Starchild
July 12th, 2007, 06:52 PM
Rob Weir's Blog covers a lot of these issues:
http://www.robweir.com/blog/



I was going to mention Rob Weir's blog. It's a must read for anyone who wants to form an informed opinion about the issue.

vexorian
July 12th, 2007, 07:07 PM
If it's truly "Open," then I don't see how anything evil can come of it. People will always have a choice. Just because this gets ISO certification doesn't mean that it is "The Standard" that everyone has to use. It is possible for more than one format to be ISO certified, anyway.

That's why I asked, "does it really matter."
If it was truly open there would be no issues.

But the only thin open about the thing is in the name.

OpenXML! let's make it an standard to force everybody to pay royalties to MS, yay!

Extreme Coder
July 12th, 2007, 07:19 PM
Next thing you know, MS will be selling OO-XML 'premium' importers/exporters which can have better compatibility or faster speed :/

DoctorMO
July 12th, 2007, 07:58 PM
What is it with middelist extremists that makes them reach out for any compromise, even really stupid traps like MS-OO-XML? It's being fast tracked through ISO in order to make US Local Governments sign up to using Microsoft Office instead of Open office or some other office suite.

A blunt instrument, dedicated to hurting a non business competitor.

Again how many of you have read the specs? I've read the PDF, ODF, XPF and the MXOOXML specs; I'd go with PDF and ODF before I'd ever attempt to read XPF and OOXML again, it's horrendously complex and throws away a load of existing ISO standards in favour of it's own.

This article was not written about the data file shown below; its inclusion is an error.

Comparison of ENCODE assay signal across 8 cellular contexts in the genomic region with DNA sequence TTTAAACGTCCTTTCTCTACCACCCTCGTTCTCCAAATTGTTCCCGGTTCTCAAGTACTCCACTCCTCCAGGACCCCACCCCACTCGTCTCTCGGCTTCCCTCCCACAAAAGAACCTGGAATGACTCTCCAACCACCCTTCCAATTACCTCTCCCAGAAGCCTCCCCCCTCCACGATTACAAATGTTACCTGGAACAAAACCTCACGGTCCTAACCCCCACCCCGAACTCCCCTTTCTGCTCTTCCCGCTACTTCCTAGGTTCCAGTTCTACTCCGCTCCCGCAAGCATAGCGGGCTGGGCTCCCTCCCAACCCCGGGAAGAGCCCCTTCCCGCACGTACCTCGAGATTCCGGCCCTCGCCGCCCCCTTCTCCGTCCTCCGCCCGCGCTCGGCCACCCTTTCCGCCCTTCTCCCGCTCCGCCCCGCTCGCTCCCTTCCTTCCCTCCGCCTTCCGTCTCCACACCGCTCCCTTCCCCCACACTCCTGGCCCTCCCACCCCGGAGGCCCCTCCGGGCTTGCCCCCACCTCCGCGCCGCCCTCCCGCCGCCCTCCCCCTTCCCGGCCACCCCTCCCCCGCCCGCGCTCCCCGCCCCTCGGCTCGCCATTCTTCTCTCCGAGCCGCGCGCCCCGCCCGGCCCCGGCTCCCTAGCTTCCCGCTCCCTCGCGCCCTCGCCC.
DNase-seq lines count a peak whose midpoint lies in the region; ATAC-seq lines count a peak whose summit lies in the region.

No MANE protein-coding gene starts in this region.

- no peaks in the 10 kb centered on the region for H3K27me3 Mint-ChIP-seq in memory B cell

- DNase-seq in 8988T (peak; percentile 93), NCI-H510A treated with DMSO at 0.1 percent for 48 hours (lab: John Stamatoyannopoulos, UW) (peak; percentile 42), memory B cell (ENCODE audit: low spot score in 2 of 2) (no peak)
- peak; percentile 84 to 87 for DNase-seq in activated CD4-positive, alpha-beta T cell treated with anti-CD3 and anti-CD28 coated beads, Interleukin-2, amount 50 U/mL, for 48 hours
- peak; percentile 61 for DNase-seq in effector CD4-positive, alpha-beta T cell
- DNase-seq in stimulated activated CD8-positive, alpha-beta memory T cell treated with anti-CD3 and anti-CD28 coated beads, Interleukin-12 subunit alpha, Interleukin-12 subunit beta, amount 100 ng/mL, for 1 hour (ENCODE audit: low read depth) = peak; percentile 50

Come on you middelists, stop giving your support for the outrageous actions and motives of Microsoft on this issue.

Starchild
July 12th, 2007, 08:15 PM
What is it with middelist extremists that makes them reach out for any compromise, even really stupid traps like MS-OO-XML?

lol, excellent observation.

phrostbyte
July 12th, 2007, 08:59 PM
Microsoft should implement ODF as their default document format.

tszanon
July 12th, 2007, 09:11 PM
Never forget that Microsoft is a company. Everything they do has a reason:
1. or they are obligated to (law, for example)
2. or profit.

No company does something because it's "beautiful", or because it makes them look good. They are after money.

So, any ideas how MS would get more money if OOXML becomes a standard?

KhaaL
August 24th, 2007, 12:14 PM
I just hear that the US will be voting FOR openxml on 2nd september (and IEEE has abstained, strangely).